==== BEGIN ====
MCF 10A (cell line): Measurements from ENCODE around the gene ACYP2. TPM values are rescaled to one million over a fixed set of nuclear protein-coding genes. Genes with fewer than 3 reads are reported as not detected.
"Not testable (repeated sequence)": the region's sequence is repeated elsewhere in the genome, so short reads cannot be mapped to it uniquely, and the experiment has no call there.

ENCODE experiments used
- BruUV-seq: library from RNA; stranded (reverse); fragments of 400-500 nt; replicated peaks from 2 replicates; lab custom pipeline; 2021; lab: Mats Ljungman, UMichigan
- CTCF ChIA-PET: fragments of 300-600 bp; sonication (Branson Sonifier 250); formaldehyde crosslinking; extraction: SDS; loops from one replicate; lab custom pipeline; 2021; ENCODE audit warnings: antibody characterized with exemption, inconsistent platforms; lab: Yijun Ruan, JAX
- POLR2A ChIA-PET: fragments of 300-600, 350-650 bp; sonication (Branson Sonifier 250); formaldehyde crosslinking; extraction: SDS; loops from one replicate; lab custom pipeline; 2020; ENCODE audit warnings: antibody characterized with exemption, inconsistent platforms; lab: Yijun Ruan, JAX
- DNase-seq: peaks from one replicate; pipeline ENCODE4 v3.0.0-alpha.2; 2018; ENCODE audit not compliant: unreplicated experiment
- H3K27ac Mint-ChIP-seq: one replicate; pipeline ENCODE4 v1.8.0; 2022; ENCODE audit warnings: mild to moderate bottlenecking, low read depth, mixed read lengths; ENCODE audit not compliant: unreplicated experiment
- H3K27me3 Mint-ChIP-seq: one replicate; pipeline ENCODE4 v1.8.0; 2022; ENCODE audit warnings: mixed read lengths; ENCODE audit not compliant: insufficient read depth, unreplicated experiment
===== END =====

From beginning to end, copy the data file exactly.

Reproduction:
MCF 10A (cell line): Measurements from ENCODE around the gene ACYP2. TPM values are rescaled to one million over a fixed set of nuclear protein-coding genes. Genes with fewer than 3 reads are reported as not detected.
"Not testable (repeated sequence)": the region's sequence is repeated elsewhere in the genome, so short reads cannot be mapped to it uniquely, and the experiment has no call there.

ENCODE experiments used
- BruUV-seq: library from RNA; stranded (reverse); fragments of 400-500 nt; replicated peaks from 2 replicates; lab custom pipeline; 2021; lab: Mats Ljungman, UMichigan
- CTCF ChIA-PET: fragments of 300-600 bp; sonication (Branson Sonifier 250); formaldehyde crosslinking; extraction: SDS; loops from one replicate; lab custom pipeline; 2021; ENCODE audit warnings: antibody characterized with exemption, inconsistent platforms; lab: Yijun Ruan, JAX
- POLR2A ChIA-PET: fragments of 300-600, 350-650 bp; sonication (Branson Sonifier 250); formaldehyde crosslinking; extraction: SDS; loops from one replicate; lab custom pipeline; 2020; ENCODE audit warnings: antibody characterized with exemption, inconsistent platforms; lab: Yijun Ruan, JAX
- DNase-seq: peaks from one replicate; pipeline ENCODE4 v3.0.0-alpha.2; 2018; ENCODE audit not compliant: unreplicated experiment
- H3K27ac Mint-ChIP-seq: one replicate; pipeline ENCODE4 v1.8.0; 2022; ENCODE audit warnings: mild to moderate bottlenecking, low read depth, mixed read lengths; ENCODE audit not compliant: unreplicated experiment
- H3K27me3 Mint-ChIP-seq: one replicate; pipeline ENCODE4 v1.8.0; 2022; ENCODE audit warnings: mixed read lengths; ENCODE audit not compliant: insufficient read depth, unreplicated experiment